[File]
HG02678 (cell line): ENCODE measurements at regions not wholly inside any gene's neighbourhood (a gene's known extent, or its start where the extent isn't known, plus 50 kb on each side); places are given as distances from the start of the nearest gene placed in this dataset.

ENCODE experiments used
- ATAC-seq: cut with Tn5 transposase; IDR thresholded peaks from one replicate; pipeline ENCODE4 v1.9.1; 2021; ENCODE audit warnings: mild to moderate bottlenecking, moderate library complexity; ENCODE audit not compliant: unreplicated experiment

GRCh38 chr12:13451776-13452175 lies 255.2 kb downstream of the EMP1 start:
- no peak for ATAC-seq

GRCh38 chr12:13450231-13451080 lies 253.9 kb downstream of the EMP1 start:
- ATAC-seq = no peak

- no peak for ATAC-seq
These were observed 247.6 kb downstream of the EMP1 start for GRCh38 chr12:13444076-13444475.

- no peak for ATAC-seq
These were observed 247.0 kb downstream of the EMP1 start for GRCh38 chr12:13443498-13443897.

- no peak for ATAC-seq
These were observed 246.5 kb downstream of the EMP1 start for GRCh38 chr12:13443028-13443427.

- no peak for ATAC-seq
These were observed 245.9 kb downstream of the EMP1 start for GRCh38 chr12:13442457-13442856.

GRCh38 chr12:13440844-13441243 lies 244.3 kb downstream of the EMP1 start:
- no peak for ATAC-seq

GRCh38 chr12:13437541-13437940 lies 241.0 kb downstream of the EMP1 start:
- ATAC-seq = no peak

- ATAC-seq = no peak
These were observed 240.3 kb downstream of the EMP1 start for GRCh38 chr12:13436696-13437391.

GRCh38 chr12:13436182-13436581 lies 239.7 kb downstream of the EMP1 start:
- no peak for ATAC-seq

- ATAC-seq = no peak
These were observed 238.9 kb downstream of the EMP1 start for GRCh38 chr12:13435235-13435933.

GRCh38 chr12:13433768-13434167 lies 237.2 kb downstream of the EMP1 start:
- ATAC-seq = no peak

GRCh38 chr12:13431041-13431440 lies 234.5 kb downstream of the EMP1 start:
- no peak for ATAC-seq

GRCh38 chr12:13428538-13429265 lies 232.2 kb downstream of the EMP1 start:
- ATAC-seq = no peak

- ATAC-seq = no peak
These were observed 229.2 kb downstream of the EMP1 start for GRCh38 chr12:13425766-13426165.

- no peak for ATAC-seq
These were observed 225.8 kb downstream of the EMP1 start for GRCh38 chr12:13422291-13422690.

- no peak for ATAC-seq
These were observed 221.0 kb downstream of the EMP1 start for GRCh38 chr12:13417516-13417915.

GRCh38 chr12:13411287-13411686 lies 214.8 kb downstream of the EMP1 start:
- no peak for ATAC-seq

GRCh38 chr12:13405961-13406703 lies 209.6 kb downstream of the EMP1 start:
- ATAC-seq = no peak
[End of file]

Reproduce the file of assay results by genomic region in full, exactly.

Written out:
HG02678 (cell line): ENCODE measurements at regions not wholly inside any gene's neighbourhood (a gene's known extent, or its start where the extent isn't known, plus 50 kb on each side); places are given as distances from the start of the nearest gene placed in this dataset.

ENCODE experiments used
- ATAC-seq: cut with Tn5 transposase; IDR thresholded peaks from one replicate; pipeline ENCODE4 v1.9.1; 2021; ENCODE audit warnings: mild to moderate bottlenecking, moderate library complexity; ENCODE audit not compliant: unreplicated experiment

GRCh38 chr12:13451776-13452175 lies 255.2 kb downstream of the EMP1 start:
- no peak for ATAC-seq

GRCh38 chr12:13450231-13451080 lies 253.9 kb downstream of the EMP1 start:
- ATAC-seq = no peak

- no peak for ATAC-seq
These were observed 247.6 kb downstream of the EMP1 start for GRCh38 chr12:13444076-13444475.

- no peak for ATAC-seq
These were observed 247.0 kb downstream of the EMP1 start for GRCh38 chr12:13443498-13443897.

- no peak for ATAC-seq
These were observed 246.5 kb downstream of the EMP1 start for GRCh38 chr12:13443028-13443427.

- no peak for ATAC-seq
These were observed 245.9 kb downstream of the EMP1 start for GRCh38 chr12:13442457-13442856.

GRCh38 chr12:13440844-13441243 lies 244.3 kb downstream of the EMP1 start:
- no peak for ATAC-seq

GRCh38 chr12:13437541-13437940 lies 241.0 kb downstream of the EMP1 start:
- ATAC-seq = no peak

- ATAC-seq = no peak
These were observed 240.3 kb downstream of the EMP1 start for GRCh38 chr12:13436696-13437391.

GRCh38 chr12:13436182-13436581 lies 239.7 kb downstream of the EMP1 start:
- no peak for ATAC-seq

- ATAC-seq = no peak
These were observed 238.9 kb downstream of the EMP1 start for GRCh38 chr12:13435235-13435933.

GRCh38 chr12:13433768-13434167 lies 237.2 kb downstream of the EMP1 start:
- ATAC-seq = no peak

GRCh38 chr12:13431041-13431440 lies 234.5 kb downstream of the EMP1 start:
- no peak for ATAC-seq

GRCh38 chr12:13428538-13429265 lies 232.2 kb downstream of the EMP1 start:
- ATAC-seq = no peak

- ATAC-seq = no peak
These were observed 229.2 kb downstream of the EMP1 start for GRCh38 chr12:13425766-13426165.

- no peak for ATAC-seq
These were observed 225.8 kb downstream of the EMP1 start for GRCh38 chr12:13422291-13422690.

- no peak for ATAC-seq
These were observed 221.0 kb downstream of the EMP1 start for GRCh38 chr12:13417516-13417915.

GRCh38 chr12:13411287-13411686 lies 214.8 kb downstream of the EMP1 start:
- no peak for ATAC-seq

GRCh38 chr12:13405961-13406703 lies 209.6 kb downstream of the EMP1 start:
- ATAC-seq = no peak